Wednesday, 4 March 2015

It was the day of the wedding. 
I was as nervous as if it was my own wedding day so I went for a leisurely walk along the beach to calm the nerves. I then returned to my hotel, shovelled the make up on and headed to the venue.
"They better do the chair dance. It's the sole reason of my travel to Israel."; I thought to myself.

Once in the venue, I swiftly found the chair with my name on it and sat my ass down.
"Ah, no...once the bride enters, you stand up and whoop and holla.", said the random Jewish geezer to me. 
"You wha..?? This is not a hip-hop video."; I looked at him incredulously.
I decided he must be drunk and  continued to sit down. 
The bride entered....the rabbi began to sing an upbeat, contagious song...and the entire room started swaying, whooping, hollering, clapping, dancing and clambering to get a better look at the bride.
The bride was dancing too.
This was already way better than the boring Catholic ceremonies where everyone is dead serious, tears are shed and the priest tends to go on for at least an hour til everyone falls asleep.
"Dayyum...I wish I had a Jewish wedding ceremony."; I thought to myself, completely ignoring the fact that I am not Jewish.
The rabbi sang a few more upbeat songs, the groom stepped on a glass, happy couple were officially married, the chic venue was swiftly transformed into what can only be described as a nightclub and then the real party begun.
To complete the effect, the guests were even given glowsticks and other raving gear.
I furiously waved my glowstick around. The Israelis knew how to party and I wasn't going to be outdone. 
"I'll show them some London style.", I thought and threw some grandad dancing shapes on the dancefloor.




P.S.
I didn't have my DSLR at the wedding venue, but if you're curious to see photos from the wedding as well as other photos from Israel, check out my INSTAGRAM (and scroll down a bit ;) ).



 

Monday, 26 January 2015

My excitement was reaching fever pitch. I was going to Israel, the Biblical land of milk and honey. On my own. 
The Husband dropped me off to the airport: "Look, I think they're going to Tel Aviv as well."; he pointed in general direction of an Orthodox Jewish family rushing through the airport building.
"God, you're so presumptious. They might be going on a family holiday to Malaga."; I dismissed him.
The Orthodox Jewish family took their places at Tel Aviv boarding gate. 
"Oh, they're not  going to Malaga after all."; I was mildly disappointed.

I looked around. There were Orthodox Jews everywhere. Some of the men got up to pray and were busy readying themselves with great seriousness. They were wrapping what looked like high performance bands (Tefillin Shel Yad) around their arms and placing what looked like Go-Pro cameras (Tefillin) on their heads. Jewish praying was clearly a high intensity sport.
I was strangely soothed by presence of that many pious, religious people. The plane was unlikely to go down with quite that many believers on board.
I could truly relax...

Halfway to our destination, the air hostess got up and announced that back galley is now open for prayers. As if on cue, the entire Orthodox male contingent got up, put their long black coats and hats on, wrapped themselves in scarves, took their "athletic" equipment and occupied the back galley. They were rocking back and forth and praying. The terrible and extremely curious human being that I am, I rotated my body for 180 degrees, craned my neck and STARED!

The rest of the flight passed uneventfully. Mostly because I was asleep.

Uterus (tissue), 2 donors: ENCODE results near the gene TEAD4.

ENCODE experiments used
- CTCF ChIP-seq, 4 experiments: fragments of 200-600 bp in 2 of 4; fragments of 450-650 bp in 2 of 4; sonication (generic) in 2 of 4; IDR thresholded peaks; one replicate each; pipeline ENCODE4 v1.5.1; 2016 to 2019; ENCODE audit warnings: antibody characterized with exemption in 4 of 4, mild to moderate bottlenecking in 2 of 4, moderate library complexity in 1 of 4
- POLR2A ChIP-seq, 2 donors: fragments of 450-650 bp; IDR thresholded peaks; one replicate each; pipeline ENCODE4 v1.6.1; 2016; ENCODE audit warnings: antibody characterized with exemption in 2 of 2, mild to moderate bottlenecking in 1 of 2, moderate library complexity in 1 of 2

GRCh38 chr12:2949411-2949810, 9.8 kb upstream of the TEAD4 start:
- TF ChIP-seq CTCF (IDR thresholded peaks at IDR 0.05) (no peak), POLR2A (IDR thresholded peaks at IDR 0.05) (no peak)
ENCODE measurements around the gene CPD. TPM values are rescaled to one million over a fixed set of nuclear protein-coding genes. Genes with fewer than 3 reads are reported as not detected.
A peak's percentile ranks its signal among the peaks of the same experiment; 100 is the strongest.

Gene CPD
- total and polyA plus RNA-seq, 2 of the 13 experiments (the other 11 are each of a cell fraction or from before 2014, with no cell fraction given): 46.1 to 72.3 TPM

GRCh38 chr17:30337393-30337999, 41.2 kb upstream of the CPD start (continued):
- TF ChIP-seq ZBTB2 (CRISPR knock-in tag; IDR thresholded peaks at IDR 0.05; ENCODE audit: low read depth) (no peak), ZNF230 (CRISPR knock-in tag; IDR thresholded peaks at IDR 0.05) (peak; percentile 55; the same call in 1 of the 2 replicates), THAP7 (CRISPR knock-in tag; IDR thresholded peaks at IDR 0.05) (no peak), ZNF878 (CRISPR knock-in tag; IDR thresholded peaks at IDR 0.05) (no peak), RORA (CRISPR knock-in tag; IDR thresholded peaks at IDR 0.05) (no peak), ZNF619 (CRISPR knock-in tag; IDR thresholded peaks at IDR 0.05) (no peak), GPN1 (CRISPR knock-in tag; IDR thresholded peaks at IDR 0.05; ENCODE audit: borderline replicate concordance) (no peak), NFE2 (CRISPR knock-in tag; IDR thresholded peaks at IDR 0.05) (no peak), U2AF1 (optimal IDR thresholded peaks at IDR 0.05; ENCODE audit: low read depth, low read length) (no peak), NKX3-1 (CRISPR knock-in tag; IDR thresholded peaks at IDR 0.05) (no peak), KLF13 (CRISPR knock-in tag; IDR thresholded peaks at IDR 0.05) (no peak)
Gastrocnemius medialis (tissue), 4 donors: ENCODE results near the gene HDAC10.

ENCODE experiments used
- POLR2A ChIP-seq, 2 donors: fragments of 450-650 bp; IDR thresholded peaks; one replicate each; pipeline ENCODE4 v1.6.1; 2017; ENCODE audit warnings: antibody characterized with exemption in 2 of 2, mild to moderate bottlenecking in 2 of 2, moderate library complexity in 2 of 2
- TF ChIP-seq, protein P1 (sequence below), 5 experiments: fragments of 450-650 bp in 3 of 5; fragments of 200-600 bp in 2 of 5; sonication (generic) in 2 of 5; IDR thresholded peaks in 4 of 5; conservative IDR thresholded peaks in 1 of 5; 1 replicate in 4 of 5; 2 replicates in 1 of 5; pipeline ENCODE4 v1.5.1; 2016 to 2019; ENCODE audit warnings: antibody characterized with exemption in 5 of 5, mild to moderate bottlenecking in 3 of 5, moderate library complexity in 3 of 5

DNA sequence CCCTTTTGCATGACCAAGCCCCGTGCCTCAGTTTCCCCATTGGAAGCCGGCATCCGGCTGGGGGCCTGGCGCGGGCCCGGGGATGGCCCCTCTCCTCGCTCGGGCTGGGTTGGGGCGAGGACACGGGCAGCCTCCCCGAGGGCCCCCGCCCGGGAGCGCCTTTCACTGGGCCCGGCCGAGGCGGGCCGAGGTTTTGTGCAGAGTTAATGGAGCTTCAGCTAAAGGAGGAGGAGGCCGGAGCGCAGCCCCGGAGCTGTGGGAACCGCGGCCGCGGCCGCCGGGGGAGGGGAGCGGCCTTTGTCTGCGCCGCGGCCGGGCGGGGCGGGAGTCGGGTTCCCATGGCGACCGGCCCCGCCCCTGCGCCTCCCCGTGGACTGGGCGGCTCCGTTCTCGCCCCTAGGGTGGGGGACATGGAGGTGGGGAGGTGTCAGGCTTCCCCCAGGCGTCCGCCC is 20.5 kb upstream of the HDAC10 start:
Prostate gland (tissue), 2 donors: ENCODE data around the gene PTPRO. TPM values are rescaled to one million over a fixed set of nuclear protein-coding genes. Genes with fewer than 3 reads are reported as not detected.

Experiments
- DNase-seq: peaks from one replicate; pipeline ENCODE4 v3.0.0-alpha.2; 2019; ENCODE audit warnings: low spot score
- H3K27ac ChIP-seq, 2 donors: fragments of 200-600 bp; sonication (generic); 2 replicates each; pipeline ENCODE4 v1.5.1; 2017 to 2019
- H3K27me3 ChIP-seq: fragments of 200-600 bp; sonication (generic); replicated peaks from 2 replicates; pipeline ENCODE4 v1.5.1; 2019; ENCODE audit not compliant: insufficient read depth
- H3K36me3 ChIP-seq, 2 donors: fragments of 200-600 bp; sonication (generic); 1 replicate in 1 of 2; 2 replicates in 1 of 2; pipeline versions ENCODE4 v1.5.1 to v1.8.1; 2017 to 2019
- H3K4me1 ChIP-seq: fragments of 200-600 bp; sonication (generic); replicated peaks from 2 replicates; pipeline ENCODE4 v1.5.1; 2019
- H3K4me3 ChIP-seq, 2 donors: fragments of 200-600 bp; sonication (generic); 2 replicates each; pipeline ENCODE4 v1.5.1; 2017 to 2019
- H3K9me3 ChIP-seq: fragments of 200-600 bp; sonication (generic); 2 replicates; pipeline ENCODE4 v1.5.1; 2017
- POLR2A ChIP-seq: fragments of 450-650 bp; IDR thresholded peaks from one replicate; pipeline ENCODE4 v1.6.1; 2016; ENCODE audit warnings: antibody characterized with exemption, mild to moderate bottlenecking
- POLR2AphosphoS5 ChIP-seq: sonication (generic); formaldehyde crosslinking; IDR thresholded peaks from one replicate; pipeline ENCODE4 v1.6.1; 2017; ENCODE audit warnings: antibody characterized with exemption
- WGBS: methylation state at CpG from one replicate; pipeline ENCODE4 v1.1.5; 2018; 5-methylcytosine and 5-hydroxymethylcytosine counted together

Upon arrival to Tel Aviv, a stern immigration official enquired about the purpose of my visit.
"I came for the wedding, bruv! JEWISH wedding!!"; I said.
He changed his demeanour, smiled and waved me through: "Enjoy!"

I breathed in the fragrant Mediterranean air and thought to myself: "Tel Aviv, this is going to be awesome!"




Linking up with Sunday Funday

Saturday, 24 January 2015

New Hair



"Cut a fringe"; they said.
"You'll look younger"; they said.
So I cut it.

I wore:
Coat: Boden (here on sale )
Necklace: Heart.It 
Dress: ASOS (similar here on sale )
Tights: Falke merino blend (here )
Bag: Rebecca Minkoff (here on sale )
Shoes: ASOS ( similar here)
Rings: Ottoman Hands (here in blue and tiger eye )

Nails: OPI "Tickle My Francey" (here)
 

Linking up with Fun Fashion Friday, Friday's Fab Favorites, Fashion Friday & Passion For Fashion

Thursday, 22 January 2015

Croatians have funny cake names. Case in point...Pineapple Fantasy Cake. It has pineapple and it's...ummm...fantastic? 
Well, I made it the other day and it was eaten in record time.
It's a bit fiddly to make and it does take time, but it's worth it.

You'll need:
For sponge: 
6 eggs
120g sugar
120g flour

For cream:
20ml milk
100g sugar
5 egg yolks
1 sachet of vanilla sugar
20g powdered gelatine
50ml cream
large tin of pineapple slices or chunks (blended roughly in blender)

For white cream:
5 egg whites
200g sugar
a pinch of salt

Extra:
50g dark chocolate (grated)
3 tbs milk

To make:
Sponge:
1) Beat the egg whites with a pinch of salt and 2tbs of sugar til firm
2) Beat the egg yolks with the rest of sugar til smooth, then add flour and egg white mixture
3) Pour the sponge mixture in a lightly oiled cake tin (25x35cm)  and bake for around 20 minutes on 180 c
4) When the sponge is ready and cooled down, sprinkle it with a bit of milk.

Cream:
1) Mix milk, egg yolks, sugar, gelatine and vanilla sugar over the boiled water (Bain Marie) til the mixture becomes thick and smooth (around 10 minutes or so), then leave to cool.
2) Whip the cream then add to egg yolk mix.
3). Add the pineapple to egg yolk mix too and spread over the sponge base.

White Cream:
1) Beat egg whites, salt and sugar til very smooth and shiny and spread over the pineapple cream.

Sprinkle grated chocolate over the cake and leave overnight in the fridge to cool.
Enjoy!


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